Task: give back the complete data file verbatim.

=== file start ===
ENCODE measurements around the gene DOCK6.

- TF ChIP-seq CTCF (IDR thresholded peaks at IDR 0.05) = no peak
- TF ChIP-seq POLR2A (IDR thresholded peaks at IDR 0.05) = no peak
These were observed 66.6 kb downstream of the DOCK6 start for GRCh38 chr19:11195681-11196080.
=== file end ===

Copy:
ENCODE measurements around the gene DOCK6.

- TF ChIP-seq CTCF (IDR thresholded peaks at IDR 0.05) = no peak
- TF ChIP-seq POLR2A (IDR thresholded peaks at IDR 0.05) = no peak
These were observed 66.6 kb downstream of the DOCK6 start for GRCh38 chr19:11195681-11196080.